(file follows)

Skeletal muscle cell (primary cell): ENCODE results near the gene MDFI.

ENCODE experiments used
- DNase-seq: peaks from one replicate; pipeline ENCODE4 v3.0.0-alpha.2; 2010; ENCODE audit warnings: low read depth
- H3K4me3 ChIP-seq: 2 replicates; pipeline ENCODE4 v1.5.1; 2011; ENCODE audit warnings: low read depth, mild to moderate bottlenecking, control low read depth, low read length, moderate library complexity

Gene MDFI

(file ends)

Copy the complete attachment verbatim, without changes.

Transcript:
Skeletal muscle cell (primary cell): ENCODE results near the gene MDFI.

ENCODE experiments used
- DNase-seq: peaks from one replicate; pipeline ENCODE4 v3.0.0-alpha.2; 2010; ENCODE audit warnings: low read depth
- H3K4me3 ChIP-seq: 2 replicates; pipeline ENCODE4 v1.5.1; 2011; ENCODE audit warnings: low read depth, mild to moderate bottlenecking, control low read depth, low read length, moderate library complexity

Gene MDFI